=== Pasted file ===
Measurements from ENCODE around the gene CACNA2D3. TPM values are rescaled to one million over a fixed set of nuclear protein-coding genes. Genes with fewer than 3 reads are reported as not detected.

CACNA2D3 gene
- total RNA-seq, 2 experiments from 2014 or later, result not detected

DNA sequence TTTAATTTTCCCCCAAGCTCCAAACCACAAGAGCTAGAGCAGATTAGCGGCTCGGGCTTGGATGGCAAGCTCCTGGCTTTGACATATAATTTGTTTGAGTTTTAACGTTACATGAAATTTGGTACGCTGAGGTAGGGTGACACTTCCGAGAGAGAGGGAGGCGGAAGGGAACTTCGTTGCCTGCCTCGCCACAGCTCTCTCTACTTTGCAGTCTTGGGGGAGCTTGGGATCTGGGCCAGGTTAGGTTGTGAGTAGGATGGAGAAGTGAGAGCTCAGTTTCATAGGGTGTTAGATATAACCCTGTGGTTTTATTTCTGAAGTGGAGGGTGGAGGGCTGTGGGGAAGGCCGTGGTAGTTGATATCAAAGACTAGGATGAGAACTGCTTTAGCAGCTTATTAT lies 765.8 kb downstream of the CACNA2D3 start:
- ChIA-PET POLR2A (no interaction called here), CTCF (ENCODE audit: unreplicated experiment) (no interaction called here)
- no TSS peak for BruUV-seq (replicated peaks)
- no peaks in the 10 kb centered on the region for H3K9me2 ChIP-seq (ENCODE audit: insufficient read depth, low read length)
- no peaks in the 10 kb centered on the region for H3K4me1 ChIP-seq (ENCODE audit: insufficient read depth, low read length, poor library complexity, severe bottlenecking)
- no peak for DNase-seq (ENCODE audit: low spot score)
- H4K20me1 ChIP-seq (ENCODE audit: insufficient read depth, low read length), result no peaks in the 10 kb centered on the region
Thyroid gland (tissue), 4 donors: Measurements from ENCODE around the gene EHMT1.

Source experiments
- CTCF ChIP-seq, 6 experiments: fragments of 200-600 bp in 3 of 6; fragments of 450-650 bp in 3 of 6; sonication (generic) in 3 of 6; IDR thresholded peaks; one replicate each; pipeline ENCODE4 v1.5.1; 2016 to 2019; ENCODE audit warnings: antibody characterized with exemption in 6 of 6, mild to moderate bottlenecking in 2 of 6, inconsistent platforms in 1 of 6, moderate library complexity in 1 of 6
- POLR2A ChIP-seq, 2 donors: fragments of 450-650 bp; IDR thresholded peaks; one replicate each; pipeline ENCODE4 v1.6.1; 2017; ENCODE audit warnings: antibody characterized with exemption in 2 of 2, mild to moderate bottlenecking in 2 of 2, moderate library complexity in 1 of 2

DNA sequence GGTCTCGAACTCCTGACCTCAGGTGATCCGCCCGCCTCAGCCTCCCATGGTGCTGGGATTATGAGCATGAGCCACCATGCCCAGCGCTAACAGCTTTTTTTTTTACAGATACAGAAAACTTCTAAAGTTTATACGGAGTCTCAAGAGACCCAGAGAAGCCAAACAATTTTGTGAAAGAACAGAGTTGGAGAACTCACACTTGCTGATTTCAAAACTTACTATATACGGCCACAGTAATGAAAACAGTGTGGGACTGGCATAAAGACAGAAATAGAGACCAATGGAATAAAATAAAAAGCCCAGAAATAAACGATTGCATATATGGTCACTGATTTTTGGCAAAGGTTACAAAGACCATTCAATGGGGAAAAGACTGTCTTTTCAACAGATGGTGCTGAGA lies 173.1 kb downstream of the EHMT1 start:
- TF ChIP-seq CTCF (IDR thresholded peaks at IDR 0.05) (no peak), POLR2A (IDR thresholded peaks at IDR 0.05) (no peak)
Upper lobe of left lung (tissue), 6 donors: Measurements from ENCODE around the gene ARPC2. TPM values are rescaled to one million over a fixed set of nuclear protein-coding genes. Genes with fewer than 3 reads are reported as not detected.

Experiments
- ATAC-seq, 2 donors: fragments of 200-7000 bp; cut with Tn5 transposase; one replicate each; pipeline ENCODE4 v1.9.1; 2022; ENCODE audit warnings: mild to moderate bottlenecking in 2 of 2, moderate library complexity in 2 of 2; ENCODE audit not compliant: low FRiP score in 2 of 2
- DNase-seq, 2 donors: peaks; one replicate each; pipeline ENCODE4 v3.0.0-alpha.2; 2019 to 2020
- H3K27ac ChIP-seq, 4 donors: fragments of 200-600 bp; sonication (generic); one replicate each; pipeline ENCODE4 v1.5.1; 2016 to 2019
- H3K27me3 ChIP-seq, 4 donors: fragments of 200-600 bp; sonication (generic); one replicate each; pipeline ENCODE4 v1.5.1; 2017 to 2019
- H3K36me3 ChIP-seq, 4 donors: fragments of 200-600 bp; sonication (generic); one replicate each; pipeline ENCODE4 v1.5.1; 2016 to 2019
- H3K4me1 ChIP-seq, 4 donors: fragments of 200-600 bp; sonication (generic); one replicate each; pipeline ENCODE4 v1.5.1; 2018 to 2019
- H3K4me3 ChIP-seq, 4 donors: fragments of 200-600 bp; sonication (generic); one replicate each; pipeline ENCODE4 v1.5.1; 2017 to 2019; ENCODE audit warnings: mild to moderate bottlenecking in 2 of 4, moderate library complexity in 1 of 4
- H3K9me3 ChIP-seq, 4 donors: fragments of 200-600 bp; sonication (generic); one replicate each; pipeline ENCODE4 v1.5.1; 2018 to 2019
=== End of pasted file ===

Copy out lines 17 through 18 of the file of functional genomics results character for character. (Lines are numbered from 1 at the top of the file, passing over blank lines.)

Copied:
Upper lobe of left lung (tissue), 6 donors: Measurements from ENCODE around the gene ARPC2. TPM values are rescaled to one million over a fixed set of nuclear protein-coding genes. Genes with fewer than 3 reads are reported as not detected.

Experiments